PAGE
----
10. consciousness razor says

    KG, there’s another point to make, related to the measure. (I haven’t studied the math in depth, and the argument could be made a lot more precise, so bear with me.) The way you have it, the somethings are uncountably infinite. Listing (or counting) them wouldn’t work, but the vague idea is that we’ve got this world, and then we’ve got that world, and then there’s that one, and that one, and that one, etc. Those are all different things, and what we do is treat each one of them as an instance of “something,” which of course tips the scales in the “something” direction, because “nothing” doesn’t seem to offer that kind of variety.

    However, another way to do it would be consider that entire thing (whatever it might be) as one reality. In reality, for all we know, there might be a bunch of different worlds, but it’s still appropriate at least in some contexts to consider it only a single thing. That’s the single thing that “something” refers to, for all we know, not the individual world (or worlds) that happens to exist, nor the objects within it (or them). What I called our “actual universe” before is being counted as a single thing, even though there is obviously a lot going on in the universe. (We’re not using the number of galaxies, solar systems, planets, people, grains of sand, particles, etc.) A multiverse of some sort would simply have more stuff like that inside, which we had regarded as irrelevant. We weren’t worried about the number of objects that go in the container whenever we decided the actual universe is a single thing, so why should we start now? That’s a valid way to do it too, no? It brings us back to just two basic possibilities, something and nothing, and it doesn’t seem like we should have to do it the other way.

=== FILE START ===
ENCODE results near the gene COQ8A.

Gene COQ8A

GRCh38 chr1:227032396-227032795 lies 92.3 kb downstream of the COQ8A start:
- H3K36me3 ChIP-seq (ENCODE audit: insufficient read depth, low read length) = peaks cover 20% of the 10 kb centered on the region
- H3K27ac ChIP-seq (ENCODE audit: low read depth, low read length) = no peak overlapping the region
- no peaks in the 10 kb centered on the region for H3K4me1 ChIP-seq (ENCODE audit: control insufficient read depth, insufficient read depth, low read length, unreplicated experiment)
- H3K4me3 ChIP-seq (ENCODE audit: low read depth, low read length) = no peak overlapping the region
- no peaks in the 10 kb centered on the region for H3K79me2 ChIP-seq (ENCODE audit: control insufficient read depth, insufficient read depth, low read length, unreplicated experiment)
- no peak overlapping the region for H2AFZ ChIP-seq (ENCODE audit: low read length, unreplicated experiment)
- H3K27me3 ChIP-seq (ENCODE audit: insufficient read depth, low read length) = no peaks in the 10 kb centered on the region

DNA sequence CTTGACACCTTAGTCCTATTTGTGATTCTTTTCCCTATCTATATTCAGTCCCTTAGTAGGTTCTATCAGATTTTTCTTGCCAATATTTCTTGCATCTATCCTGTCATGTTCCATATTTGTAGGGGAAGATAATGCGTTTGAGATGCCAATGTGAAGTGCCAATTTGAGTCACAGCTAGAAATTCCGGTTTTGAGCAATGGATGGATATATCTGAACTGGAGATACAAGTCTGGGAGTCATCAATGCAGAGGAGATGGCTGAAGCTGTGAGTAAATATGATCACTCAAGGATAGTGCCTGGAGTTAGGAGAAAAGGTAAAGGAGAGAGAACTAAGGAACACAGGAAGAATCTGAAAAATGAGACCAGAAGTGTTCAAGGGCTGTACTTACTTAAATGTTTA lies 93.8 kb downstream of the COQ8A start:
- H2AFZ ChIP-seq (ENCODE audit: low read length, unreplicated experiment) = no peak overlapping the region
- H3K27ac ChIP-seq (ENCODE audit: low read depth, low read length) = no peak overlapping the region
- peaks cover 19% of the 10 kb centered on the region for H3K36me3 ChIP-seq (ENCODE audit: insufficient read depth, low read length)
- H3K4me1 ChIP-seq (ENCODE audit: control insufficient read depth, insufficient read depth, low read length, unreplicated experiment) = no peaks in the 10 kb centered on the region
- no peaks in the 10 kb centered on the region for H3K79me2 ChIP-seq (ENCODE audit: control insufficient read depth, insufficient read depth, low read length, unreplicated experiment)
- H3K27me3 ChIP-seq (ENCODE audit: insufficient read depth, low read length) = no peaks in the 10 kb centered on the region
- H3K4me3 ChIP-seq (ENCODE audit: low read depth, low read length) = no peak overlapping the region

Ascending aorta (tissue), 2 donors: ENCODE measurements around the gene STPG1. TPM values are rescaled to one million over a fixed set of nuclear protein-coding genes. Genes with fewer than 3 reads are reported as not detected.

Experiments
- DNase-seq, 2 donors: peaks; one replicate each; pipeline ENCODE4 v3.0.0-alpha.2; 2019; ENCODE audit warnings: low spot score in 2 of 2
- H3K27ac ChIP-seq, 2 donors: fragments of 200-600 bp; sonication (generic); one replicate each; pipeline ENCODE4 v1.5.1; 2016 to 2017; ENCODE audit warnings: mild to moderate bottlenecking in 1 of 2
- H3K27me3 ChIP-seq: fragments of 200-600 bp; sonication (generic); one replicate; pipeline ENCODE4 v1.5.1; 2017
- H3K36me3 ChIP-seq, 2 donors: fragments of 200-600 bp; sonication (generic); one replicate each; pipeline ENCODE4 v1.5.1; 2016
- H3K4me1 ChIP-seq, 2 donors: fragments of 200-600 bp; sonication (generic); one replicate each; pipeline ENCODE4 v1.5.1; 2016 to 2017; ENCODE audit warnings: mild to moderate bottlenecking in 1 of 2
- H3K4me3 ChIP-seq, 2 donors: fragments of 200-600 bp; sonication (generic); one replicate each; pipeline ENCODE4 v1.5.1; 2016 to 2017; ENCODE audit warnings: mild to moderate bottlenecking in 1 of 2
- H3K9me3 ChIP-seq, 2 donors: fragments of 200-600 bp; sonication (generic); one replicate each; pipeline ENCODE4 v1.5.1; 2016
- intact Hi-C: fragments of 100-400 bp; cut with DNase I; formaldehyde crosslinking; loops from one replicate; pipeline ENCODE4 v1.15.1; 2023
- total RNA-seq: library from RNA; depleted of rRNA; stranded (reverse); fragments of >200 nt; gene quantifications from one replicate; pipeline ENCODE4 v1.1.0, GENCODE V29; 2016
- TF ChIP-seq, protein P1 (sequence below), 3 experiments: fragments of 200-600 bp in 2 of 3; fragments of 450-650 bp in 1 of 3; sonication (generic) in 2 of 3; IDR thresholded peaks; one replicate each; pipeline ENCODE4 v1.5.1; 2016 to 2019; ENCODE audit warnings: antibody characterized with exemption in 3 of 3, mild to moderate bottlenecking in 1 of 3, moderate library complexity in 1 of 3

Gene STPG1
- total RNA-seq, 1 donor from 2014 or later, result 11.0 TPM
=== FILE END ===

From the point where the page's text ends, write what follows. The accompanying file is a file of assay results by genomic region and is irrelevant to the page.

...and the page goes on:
11. consciousness razor says

    KG:
    Sorry, cross-posted with your #13….

    I’m not sure about that. Maybe each quantum system counts as a way of there being something. Or maybe reality isn’t a unitary thing, but is somehow “smeared” over a set of possibilities, which together have measure greater than zero. For example, particles are coming at us from over the edge of the cosmic horizon all the time, so maybe at any one time and place, reality includes all the possibilities that differ in what particles will arrive in future?

    I think the question is about the entirety of existence, in the sense that either there’s something that exists or there’s nothing that exists. I’ve used “world” and “universe,” for lack of better terms. I guess you could try to take a view that there was a state of the universe earlier this morning, and now there’s another state, so we should be counting them both. I’m more inclined to think of our entire universe (a big 4D block, past, present and future) as the kind of entity that needs to be explained for the purposes of this question, although of course I’m happy to say it’s composed of many individual states or objects or what have you. Anyway, this just highlights the arbitrariness of how you’ve decided to formulate it, like I discussed in #14. It’s not like anybody is logically compelled to do it your way or my way or various other ways, right?

  12. KG says

    It’s not like anybody is logically compelled to do it your way or my way or various other ways, right? – consciousness razor@15

    Sure, there’s an infinite number of ways to do it, and your way is only one way, so the probability that it’s the right way is zero :-p

  13. consciousness razor says

    Sure, there’s an infinite number of ways to do it, and your way is only one way, so the probability that it’s the right way is zero :-p

    Heh. Yes, I will bite that bullet, but you have to do it first.

    On the other hand, if the probability of your existence is zero, that suggests that you couldn’t accept that your way is certainly wrong, even if it isn’t. So, maybe I shouldn’t (or couldn’t) expect you to do anything…. That’s kind of puzzling, but in any case, I would definitely be more satisfied knowing that there are people like you, KG.